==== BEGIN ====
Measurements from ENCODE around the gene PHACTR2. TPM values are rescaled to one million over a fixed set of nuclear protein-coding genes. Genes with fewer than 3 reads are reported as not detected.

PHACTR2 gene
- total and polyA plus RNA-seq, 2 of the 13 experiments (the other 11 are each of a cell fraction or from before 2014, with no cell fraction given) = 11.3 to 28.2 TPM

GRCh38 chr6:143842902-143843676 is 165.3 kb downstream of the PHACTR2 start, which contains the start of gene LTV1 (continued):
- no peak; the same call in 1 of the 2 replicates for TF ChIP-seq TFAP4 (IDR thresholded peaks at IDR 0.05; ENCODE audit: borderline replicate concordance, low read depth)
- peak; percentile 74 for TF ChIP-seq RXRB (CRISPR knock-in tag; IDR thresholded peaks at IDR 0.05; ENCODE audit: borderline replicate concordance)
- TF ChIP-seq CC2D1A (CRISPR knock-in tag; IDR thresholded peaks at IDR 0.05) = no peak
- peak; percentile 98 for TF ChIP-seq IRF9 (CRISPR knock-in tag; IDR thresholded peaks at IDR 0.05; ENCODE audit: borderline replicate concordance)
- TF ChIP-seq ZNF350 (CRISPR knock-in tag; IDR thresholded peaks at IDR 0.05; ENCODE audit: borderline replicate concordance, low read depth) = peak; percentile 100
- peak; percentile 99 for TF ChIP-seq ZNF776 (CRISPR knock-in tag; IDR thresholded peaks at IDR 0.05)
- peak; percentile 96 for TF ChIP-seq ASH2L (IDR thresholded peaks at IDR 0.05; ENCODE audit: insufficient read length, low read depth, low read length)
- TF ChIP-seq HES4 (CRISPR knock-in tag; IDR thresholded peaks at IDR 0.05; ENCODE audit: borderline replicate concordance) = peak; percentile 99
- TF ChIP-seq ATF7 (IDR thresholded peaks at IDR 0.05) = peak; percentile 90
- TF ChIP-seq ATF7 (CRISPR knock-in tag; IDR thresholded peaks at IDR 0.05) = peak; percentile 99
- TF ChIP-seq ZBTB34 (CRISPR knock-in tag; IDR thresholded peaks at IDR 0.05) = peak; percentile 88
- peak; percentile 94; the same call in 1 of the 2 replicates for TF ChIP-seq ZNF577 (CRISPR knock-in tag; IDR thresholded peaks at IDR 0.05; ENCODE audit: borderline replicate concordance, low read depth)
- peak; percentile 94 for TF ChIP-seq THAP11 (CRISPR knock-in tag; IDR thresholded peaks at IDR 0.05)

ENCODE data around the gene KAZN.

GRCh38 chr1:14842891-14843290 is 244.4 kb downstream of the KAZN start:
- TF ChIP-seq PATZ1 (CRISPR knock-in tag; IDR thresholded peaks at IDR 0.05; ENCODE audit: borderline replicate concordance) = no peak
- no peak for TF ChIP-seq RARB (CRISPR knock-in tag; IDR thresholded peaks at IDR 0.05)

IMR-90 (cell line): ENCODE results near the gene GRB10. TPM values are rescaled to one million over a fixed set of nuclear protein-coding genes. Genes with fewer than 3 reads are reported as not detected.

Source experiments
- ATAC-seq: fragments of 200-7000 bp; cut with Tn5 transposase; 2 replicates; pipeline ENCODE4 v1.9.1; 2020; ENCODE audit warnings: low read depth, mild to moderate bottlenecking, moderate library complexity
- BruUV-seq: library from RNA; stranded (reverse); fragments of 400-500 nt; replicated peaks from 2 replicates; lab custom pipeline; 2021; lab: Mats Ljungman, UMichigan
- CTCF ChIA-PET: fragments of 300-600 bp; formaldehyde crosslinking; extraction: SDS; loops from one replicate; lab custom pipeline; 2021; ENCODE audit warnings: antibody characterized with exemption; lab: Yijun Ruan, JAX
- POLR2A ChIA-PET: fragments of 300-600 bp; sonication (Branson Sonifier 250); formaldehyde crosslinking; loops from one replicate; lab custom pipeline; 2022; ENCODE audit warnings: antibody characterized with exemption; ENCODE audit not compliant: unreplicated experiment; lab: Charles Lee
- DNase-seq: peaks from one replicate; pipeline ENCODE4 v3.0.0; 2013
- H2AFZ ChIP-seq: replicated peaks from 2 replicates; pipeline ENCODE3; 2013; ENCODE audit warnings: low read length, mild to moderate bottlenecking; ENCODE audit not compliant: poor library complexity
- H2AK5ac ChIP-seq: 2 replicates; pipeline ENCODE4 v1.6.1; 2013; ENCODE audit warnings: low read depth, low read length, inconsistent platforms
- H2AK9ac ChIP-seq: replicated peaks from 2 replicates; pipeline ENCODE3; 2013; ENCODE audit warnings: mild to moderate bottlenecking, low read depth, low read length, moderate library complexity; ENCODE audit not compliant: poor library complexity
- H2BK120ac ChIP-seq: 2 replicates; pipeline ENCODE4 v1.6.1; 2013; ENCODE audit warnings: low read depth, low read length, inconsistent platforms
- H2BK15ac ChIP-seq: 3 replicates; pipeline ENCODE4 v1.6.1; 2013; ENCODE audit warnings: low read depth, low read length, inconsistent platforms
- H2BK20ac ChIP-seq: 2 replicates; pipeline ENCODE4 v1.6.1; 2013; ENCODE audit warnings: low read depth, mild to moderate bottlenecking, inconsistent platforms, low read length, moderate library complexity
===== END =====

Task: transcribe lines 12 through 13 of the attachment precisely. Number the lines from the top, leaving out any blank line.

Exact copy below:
- TF ChIP-seq HES4 (CRISPR knock-in tag; IDR thresholded peaks at IDR 0.05; ENCODE audit: borderline replicate concordance) = peak; percentile 99
- TF ChIP-seq ATF7 (IDR thresholded peaks at IDR 0.05) = peak; percentile 90